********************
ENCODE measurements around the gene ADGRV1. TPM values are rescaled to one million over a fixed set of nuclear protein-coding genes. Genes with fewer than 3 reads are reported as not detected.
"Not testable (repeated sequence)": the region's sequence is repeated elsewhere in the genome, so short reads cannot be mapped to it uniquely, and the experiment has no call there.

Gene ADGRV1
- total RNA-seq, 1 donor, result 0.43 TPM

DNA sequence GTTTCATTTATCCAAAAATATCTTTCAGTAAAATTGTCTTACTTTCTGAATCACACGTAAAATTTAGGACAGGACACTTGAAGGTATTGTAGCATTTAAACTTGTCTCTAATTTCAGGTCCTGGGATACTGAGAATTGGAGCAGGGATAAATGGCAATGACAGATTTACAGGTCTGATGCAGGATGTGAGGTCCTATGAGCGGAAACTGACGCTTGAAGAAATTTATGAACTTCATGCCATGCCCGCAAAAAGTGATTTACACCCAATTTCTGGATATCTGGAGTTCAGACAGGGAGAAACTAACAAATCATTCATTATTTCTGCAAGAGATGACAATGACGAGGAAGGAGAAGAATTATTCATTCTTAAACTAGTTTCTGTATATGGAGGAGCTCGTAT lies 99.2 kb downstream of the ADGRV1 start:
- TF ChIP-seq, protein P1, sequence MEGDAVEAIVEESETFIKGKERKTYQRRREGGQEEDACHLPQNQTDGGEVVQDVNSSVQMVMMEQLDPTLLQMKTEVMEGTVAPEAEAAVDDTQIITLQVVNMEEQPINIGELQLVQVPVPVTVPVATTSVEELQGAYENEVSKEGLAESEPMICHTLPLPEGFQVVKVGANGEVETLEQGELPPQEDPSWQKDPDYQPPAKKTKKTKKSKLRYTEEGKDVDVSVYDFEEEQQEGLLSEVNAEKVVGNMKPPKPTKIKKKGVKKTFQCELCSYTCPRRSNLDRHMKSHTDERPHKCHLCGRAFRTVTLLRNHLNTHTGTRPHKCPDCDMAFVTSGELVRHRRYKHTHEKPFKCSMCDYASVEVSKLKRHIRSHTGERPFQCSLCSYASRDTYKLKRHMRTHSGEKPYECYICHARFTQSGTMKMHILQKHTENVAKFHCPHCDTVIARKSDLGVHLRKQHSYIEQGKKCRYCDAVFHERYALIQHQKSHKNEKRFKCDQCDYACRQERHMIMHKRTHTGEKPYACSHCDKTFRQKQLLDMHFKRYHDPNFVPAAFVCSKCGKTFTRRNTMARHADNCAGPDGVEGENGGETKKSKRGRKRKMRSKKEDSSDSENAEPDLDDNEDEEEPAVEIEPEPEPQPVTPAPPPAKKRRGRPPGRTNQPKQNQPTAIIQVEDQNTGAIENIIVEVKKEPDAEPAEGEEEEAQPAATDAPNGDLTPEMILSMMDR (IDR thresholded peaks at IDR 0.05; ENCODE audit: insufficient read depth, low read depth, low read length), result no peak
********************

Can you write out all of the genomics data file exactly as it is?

ENCODE measurements around the gene ADGRV1. TPM values are rescaled to one million over a fixed set of nuclear protein-coding genes. Genes with fewer than 3 reads are reported as not detected.
"Not testable (repeated sequence)": the region's sequence is repeated elsewhere in the genome, so short reads cannot be mapped to it uniquely, and the experiment has no call there.

Gene ADGRV1
- total RNA-seq, 1 donor, result 0.43 TPM

DNA sequence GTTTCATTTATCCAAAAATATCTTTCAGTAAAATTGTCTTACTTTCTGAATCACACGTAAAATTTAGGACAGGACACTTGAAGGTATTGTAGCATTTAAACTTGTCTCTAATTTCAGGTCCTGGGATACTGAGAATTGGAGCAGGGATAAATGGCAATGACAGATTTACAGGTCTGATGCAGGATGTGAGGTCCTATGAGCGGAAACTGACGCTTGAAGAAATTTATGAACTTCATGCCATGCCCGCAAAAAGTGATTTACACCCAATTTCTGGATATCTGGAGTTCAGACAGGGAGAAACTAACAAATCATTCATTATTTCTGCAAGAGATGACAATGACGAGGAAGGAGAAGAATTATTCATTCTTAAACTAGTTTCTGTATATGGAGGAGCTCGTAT lies 99.2 kb downstream of the ADGRV1 start:
- TF ChIP-seq, protein P1, sequence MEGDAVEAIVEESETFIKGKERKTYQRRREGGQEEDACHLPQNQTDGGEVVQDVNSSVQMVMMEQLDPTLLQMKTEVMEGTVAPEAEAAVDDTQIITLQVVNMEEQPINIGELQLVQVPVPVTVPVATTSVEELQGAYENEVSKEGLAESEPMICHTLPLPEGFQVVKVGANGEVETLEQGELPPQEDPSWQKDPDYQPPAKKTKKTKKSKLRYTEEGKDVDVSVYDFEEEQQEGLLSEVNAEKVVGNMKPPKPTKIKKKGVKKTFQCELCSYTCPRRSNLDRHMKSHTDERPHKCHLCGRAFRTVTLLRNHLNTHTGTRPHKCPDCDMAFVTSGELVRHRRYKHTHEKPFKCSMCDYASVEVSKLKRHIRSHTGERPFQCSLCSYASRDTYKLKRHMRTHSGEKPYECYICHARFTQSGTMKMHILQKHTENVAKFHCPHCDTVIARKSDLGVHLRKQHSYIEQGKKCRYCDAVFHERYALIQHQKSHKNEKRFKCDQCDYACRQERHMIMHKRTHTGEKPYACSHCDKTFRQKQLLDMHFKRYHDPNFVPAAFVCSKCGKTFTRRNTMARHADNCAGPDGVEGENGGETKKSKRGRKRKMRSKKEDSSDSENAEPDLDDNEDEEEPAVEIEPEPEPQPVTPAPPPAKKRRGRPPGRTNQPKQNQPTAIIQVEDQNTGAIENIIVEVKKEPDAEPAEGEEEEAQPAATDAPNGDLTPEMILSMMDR (IDR thresholded peaks at IDR 0.05; ENCODE audit: insufficient read depth, low read depth, low read length), result no peak